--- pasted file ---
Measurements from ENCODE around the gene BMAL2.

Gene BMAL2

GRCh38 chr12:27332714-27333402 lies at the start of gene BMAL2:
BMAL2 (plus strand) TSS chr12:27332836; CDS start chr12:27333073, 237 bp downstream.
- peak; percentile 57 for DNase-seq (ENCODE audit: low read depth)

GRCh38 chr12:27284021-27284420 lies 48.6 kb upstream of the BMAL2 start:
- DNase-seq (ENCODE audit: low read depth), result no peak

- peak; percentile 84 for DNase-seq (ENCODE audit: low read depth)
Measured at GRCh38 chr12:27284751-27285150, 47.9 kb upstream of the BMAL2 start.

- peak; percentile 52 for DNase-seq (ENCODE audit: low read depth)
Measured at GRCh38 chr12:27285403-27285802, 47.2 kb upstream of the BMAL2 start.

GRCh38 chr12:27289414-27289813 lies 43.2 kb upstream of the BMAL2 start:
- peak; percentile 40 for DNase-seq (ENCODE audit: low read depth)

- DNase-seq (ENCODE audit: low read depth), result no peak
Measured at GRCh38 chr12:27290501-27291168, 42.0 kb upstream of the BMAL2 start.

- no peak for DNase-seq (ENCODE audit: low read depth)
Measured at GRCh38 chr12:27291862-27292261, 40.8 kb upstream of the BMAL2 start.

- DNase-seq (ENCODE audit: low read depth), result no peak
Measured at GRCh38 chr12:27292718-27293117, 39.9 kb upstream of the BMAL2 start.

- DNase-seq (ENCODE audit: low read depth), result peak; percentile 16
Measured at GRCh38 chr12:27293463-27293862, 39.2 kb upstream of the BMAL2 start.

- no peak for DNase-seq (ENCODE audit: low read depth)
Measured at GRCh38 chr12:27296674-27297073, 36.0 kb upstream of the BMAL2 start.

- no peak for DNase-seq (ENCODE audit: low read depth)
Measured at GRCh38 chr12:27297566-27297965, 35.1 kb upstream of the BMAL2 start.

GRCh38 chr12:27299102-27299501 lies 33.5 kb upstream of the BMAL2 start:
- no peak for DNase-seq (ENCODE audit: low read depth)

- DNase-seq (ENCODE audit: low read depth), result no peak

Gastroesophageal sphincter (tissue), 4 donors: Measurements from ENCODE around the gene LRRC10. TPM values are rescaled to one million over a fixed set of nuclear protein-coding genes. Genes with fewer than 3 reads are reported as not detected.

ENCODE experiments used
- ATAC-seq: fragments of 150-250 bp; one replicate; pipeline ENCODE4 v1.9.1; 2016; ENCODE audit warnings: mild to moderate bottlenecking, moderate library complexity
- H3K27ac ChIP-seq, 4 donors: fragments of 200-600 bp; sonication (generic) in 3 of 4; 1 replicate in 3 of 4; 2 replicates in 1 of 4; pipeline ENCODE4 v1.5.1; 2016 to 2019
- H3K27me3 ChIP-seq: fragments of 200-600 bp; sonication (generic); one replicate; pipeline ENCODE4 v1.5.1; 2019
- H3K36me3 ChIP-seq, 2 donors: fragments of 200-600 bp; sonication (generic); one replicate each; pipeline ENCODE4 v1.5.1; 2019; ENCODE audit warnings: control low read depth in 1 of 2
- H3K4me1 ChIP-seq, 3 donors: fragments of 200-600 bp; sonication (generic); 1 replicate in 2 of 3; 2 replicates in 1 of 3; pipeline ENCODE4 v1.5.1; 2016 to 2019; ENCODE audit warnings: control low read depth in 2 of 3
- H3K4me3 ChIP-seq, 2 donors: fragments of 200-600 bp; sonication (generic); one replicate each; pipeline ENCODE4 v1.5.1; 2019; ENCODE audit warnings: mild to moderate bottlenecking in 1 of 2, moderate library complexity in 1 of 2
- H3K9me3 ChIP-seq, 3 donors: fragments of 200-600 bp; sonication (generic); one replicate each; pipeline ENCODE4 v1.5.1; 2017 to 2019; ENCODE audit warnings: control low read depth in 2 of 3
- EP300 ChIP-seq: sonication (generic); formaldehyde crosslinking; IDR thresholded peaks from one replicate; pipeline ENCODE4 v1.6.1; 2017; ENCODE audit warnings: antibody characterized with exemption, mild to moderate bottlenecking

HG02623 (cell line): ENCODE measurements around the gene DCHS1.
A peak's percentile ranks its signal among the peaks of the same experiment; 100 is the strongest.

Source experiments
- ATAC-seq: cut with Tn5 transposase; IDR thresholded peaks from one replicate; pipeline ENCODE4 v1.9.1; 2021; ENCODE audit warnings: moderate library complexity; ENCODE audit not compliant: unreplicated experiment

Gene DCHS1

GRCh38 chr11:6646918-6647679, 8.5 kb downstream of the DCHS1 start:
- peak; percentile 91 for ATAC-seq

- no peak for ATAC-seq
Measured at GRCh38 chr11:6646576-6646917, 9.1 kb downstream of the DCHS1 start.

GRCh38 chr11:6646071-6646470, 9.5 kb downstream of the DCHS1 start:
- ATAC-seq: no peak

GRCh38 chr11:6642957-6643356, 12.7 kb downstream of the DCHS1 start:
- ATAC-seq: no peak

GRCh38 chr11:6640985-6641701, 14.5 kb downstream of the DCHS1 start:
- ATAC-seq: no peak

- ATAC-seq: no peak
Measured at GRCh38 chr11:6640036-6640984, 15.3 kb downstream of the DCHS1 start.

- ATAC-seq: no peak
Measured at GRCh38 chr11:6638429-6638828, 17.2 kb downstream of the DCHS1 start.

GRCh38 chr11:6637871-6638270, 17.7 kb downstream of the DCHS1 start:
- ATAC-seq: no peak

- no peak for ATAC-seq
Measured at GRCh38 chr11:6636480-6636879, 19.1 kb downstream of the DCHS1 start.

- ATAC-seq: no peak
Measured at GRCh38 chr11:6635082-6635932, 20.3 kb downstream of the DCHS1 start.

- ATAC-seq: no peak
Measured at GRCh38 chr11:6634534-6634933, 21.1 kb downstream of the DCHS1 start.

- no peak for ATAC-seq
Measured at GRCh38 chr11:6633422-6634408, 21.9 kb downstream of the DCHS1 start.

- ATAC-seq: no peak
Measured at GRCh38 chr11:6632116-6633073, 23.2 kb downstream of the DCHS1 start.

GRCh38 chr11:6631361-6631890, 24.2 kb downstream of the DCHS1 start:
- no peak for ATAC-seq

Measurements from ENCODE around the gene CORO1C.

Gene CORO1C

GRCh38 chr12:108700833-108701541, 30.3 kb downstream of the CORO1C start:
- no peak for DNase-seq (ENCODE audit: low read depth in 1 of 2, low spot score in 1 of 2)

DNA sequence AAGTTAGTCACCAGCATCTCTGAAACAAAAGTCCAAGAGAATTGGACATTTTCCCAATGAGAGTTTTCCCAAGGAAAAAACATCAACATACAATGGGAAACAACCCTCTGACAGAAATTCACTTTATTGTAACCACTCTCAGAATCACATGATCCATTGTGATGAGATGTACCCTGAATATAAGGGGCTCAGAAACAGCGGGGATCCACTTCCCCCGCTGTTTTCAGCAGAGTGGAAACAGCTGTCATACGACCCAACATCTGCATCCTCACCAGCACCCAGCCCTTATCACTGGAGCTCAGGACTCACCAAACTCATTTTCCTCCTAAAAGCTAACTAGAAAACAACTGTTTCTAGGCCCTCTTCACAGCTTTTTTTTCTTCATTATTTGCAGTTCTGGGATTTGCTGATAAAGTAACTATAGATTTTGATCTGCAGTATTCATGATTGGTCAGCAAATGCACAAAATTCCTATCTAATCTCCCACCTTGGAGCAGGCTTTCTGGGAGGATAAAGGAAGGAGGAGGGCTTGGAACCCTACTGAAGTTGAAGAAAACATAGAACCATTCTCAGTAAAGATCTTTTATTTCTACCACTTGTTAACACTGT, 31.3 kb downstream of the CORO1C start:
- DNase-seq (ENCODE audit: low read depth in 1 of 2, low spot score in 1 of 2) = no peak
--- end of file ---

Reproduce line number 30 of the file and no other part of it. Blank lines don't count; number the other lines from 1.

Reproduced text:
ENCODE experiments used